Along these lines, a number of researchers have focused on trying to capture the subjective nature of burden, most often using self-reports and interviewer notes. Self-reports measure respondent perceptions of a survey’s characteristics (Sharp and Frankel, 1983; Hoogendoorn, 2004; Fricker et al., 2011, 2012); attitudes about the importance of the survey, about government, and similar entities (Sharp and Frankel, 1983); negative feelings (e.g., annoyance, frustration, or inconvenience) (Frankel, 1980); and perceptions of time associated with the response task (Giesen, 2012). Interviewers’ notes are used to obtain respondents’ complaints about survey burden (Martin et al., 2001).
These measures can be summarized in a conceptual model of burden. Fricker laid out the model used at BLS, which considers the objective burden and the characteristics of respondents (see Figure 2-1). The objective burden is measured by length, question content and layout, contact rules, collection mode, and persuasion strategies. The characteristics of respondents cover their cognitive capacity, motivation, attitudes about this survey or surveys in general, confidentiality concerns, and factors that might make the survey task more or less difficult, for example, household size.
Fricker described the BLS research focus on understanding respondents’ subjective experiences of participating in the Consumer Expenditure Survey. BLS began by conducting a thorough review of the literature related to burden—both in the research on survey methods corpus and in psychological studies and studies of burden in medical caregivers—to identify areas likely to contribute to burden in the survey context. The study took the perspective that burden is a multidimensional construct, and it is important to identify features or dimensions that contribute to it. BLS then developed questions to assess those dimensions and administered them to respondents after their final interview (see Box 2-1).
With these data in hand, BLS evaluated the performance of burden-related items through five methods: (1) small- and large-scale analyses (cognitive and psychometric testing and field experiments), (2) multi-
variate models of burden, (3) methods to produce a summary burden score, (4) associations with key survey outcomes, and (5) research into design features that impact burden dimensions.
Fricker summarized several findings. First, the research found consistent support for a multidimensional concept of burden—individual components or latent factors—such as respondent effort, item difficulty, and attitudes about length or sensitivity. All these factors contributed uniquely to respondents’ overall assessments of survey burden. It also showed the importance of including respondents’ subjective reactions in models: doing so improves model fit and strengths of association with survey outcomes. Looking at the individual contributions of objective measures of burden and more subjective metrics in these models, Fricker concluded burden is most highly associated with perceptual measures. Objective survey features, such as length and number of call attempts, have only a small direct impact on burden.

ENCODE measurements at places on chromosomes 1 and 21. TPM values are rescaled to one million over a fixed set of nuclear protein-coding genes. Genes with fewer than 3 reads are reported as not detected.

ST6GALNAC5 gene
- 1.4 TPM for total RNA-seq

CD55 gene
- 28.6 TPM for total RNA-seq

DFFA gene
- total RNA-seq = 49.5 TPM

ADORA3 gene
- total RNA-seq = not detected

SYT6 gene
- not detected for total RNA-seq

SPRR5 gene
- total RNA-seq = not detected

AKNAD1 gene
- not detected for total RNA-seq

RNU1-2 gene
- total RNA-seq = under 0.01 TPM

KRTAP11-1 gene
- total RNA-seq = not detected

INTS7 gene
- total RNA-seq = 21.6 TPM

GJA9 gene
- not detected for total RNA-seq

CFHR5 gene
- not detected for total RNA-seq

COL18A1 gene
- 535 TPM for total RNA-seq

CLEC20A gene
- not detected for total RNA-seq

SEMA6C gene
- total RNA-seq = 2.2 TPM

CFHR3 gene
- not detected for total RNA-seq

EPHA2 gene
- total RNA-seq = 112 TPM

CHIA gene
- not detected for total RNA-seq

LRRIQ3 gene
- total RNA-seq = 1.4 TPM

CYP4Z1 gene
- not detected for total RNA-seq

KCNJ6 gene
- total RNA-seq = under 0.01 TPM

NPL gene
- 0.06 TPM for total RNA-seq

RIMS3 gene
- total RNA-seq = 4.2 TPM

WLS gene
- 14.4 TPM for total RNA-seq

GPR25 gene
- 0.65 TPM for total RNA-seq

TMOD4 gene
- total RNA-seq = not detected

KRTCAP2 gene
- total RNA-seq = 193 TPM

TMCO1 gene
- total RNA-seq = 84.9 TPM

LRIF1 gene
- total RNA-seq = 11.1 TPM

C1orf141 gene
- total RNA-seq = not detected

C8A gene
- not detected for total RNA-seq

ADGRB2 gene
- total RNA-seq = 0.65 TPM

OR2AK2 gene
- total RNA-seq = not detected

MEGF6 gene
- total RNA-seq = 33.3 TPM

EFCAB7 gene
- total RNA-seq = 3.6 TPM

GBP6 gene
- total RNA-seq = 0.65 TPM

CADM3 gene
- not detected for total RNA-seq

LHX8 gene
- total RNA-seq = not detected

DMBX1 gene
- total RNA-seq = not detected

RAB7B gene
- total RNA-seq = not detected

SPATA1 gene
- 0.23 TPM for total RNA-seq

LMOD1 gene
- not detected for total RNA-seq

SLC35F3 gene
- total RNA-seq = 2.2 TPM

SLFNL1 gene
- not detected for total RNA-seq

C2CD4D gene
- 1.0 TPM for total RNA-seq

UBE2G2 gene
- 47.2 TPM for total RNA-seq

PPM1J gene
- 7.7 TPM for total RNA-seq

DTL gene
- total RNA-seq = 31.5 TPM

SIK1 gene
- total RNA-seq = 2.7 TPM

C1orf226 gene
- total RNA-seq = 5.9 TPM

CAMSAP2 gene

The major finding of the study, Fricker said, was that psychological experiences or reactions to those characteristics are the main drivers of burden perceptions. Fricker concluded the modes of data collection do not affect the overall structure of the model. The same factors have the same effect on burden regardless of whether respondents were contacted mostly by telephone or in person.
In terms of data quality, the BLS research found that intermittent participants who were contacted several times to solicit their response and
to accomplish a “refusal conversion” reported the highest burden. Interestingly, the data collected from these reluctant participants had little influence on the weighted estimates and the regression coefficients. In another test relevant to the ACS, BLS found using a split questionnaire, in which a subsample selected on a matrix basis received a questionnaire with fewer items, resulted in lower burden and in higher data quality.
Fricker turned to an evaluation of the ACS approach. He concluded that the approach is systematic, multipronged, transparent, and outcome oriented, and, therefore, it is likely to be productive. Appropriately, it focuses on the end result—whether the data are “fit for use.” He applauded the selected hybrid approach, which considers both objective and subjective measures, as most likely to lead to additional insights and more targeted interventions. He said he supported the continued content review program.
Fricker suggested possible extensions to the ACS burden research agenda. For example, the Census Bureau might explore use of expert and interviewer ratings of items. He supported a project to solicit additional input from interviewers and added that assessment of the quality of interviewer observations and ratings—how well they track what respondents actually are thinking—might be productive. And he urged continued exploration of paradata.
In summary, Fricker stressed four points to consider when developing a future program to deal with response burden issues. First, perceptions of questionnaire length are affected by many factors, not length alone. Second, perceived length is a driver of burden, but there are many others. Third, the interaction of respondent characteristics with survey features should be a key consideration. Finally, when considering the way ahead, it is important to consider likely effects of intervention/design change on burden dimensions and how those design changes could be evaluated.